RAND Classics

  • Paul Baran's "On Distributed Communications" Series 1964

    While working at RAND on a scheme for U.S. telecommunications infrastructure to survive a "first strike," Paul Baran conceived of the Internet and digital packet switching, the Internet's underlying data communications technology. His concepts are still employed today; just the terms are different. His seminal work first appeared in a series of RAND studies published between 1960 and 1962 and then finally in the tome "On Distributed Communications," published in 1964.

  • Writings of Albert Wohlstetter 1951–1993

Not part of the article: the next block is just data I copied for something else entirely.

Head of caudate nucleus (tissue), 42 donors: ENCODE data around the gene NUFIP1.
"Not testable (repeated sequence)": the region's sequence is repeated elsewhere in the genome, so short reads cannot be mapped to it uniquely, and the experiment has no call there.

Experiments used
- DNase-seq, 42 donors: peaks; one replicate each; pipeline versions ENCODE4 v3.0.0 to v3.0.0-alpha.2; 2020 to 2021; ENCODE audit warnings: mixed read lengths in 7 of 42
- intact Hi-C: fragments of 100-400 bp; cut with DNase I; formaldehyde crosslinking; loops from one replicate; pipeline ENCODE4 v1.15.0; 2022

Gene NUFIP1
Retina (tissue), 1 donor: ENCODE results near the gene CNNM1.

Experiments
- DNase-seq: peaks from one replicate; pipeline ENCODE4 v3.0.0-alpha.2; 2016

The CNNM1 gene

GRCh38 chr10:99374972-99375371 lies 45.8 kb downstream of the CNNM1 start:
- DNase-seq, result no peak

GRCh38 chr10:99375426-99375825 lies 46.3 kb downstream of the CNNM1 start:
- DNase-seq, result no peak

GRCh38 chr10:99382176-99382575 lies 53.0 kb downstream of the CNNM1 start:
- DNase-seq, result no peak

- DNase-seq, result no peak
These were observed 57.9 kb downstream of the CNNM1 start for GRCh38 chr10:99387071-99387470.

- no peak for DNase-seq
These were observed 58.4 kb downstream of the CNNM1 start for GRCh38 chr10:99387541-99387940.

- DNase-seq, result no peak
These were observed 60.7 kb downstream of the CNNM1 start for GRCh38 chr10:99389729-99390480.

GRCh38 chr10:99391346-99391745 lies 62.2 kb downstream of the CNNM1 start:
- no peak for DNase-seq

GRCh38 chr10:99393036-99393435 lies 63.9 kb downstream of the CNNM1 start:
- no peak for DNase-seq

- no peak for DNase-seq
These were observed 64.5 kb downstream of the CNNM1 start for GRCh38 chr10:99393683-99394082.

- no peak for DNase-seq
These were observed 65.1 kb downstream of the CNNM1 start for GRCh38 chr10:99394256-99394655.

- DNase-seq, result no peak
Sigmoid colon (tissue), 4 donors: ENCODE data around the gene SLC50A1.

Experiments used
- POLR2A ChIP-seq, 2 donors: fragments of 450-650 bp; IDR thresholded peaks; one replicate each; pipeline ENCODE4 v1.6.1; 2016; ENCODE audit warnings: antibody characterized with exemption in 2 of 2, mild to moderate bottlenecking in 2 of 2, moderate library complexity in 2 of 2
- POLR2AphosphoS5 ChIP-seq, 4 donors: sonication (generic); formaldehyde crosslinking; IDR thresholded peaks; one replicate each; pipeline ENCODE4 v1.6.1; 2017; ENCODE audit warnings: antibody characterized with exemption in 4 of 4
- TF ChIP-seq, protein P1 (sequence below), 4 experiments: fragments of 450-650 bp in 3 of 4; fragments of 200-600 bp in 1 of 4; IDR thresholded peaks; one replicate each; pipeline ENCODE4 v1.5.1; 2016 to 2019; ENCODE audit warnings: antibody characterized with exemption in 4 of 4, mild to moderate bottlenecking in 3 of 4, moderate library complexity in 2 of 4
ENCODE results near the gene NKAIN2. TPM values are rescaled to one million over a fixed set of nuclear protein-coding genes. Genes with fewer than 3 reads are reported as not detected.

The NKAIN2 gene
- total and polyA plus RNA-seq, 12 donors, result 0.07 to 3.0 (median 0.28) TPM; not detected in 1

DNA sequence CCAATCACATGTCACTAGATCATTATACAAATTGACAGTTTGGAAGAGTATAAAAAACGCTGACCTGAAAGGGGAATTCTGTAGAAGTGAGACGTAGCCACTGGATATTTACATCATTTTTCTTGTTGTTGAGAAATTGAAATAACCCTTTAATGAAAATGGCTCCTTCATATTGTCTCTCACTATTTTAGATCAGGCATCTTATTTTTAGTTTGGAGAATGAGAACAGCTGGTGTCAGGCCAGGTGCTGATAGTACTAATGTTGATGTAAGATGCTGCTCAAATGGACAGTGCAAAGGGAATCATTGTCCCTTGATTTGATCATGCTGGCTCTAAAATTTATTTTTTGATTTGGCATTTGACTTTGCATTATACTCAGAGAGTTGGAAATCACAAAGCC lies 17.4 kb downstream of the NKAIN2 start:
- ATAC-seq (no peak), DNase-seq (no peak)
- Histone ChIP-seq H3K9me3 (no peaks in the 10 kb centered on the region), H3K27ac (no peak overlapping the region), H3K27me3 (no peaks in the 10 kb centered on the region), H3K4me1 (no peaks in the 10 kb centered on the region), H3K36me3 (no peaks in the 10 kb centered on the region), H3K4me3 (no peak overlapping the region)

Albert Wohlstetter was a mathematical logician and senior staff member at RAND in the 1950s and 1960s. He became one of the world's leading nuclear and national security strategists. His studies led to the "second-strike" and "fail-safe" concepts for deterring nuclear war. These and other methods reduced the probability of accidental war. Professor Wohlstetter was affiliated with institutions such as the European-American Institute, the Hoover Institution, and PAN Heuristics Services. He received the Medal of Freedom for his contributions toward national security. He earned degrees from Columbia University and later taught at UCLA and UC Berkeley and then for many years at the University of Chicago. Many of his major RAND works are available in their entirety on this website, reprinted with the permission of the Wohlstetter estate.